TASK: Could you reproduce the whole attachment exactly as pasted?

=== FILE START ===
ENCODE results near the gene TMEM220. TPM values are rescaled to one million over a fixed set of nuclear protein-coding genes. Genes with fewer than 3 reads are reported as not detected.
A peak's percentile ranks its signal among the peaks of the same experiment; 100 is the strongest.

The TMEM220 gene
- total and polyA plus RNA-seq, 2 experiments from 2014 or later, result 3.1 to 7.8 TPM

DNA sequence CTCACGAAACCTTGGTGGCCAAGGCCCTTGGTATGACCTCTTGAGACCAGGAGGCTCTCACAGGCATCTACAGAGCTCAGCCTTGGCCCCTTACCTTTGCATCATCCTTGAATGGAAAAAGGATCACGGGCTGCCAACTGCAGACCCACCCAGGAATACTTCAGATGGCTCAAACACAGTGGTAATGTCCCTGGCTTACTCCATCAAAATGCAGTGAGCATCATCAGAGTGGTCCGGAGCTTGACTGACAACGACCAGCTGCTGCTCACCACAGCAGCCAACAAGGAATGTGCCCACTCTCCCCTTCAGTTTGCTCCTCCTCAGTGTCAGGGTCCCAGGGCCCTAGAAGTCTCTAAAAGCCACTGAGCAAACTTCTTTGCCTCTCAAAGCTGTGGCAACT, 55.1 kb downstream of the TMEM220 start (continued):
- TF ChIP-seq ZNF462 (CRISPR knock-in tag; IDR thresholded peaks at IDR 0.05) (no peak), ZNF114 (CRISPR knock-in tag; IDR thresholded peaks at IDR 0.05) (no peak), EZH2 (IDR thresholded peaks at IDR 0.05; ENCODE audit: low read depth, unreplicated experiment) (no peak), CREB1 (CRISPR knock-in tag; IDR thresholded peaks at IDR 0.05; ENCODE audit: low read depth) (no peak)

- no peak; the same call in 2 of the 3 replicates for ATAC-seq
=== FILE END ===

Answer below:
ENCODE results near the gene TMEM220. TPM values are rescaled to one million over a fixed set of nuclear protein-coding genes. Genes with fewer than 3 reads are reported as not detected.
A peak's percentile ranks its signal among the peaks of the same experiment; 100 is the strongest.

The TMEM220 gene
- total and polyA plus RNA-seq, 2 experiments from 2014 or later, result 3.1 to 7.8 TPM

DNA sequence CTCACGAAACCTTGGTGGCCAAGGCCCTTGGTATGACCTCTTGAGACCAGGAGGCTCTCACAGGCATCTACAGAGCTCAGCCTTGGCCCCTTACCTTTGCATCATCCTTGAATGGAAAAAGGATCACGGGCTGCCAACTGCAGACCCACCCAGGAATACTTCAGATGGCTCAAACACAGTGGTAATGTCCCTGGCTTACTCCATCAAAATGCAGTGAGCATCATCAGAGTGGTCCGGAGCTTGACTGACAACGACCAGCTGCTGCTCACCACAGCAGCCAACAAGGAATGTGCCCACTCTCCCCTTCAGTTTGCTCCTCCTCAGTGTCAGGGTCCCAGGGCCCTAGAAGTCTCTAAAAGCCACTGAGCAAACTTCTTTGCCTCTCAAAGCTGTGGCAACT, 55.1 kb downstream of the TMEM220 start (continued):
- TF ChIP-seq ZNF462 (CRISPR knock-in tag; IDR thresholded peaks at IDR 0.05) (no peak), ZNF114 (CRISPR knock-in tag; IDR thresholded peaks at IDR 0.05) (no peak), EZH2 (IDR thresholded peaks at IDR 0.05; ENCODE audit: low read depth, unreplicated experiment) (no peak), CREB1 (CRISPR knock-in tag; IDR thresholded peaks at IDR 0.05; ENCODE audit: low read depth) (no peak)

- no peak; the same call in 2 of the 3 replicates for ATAC-seq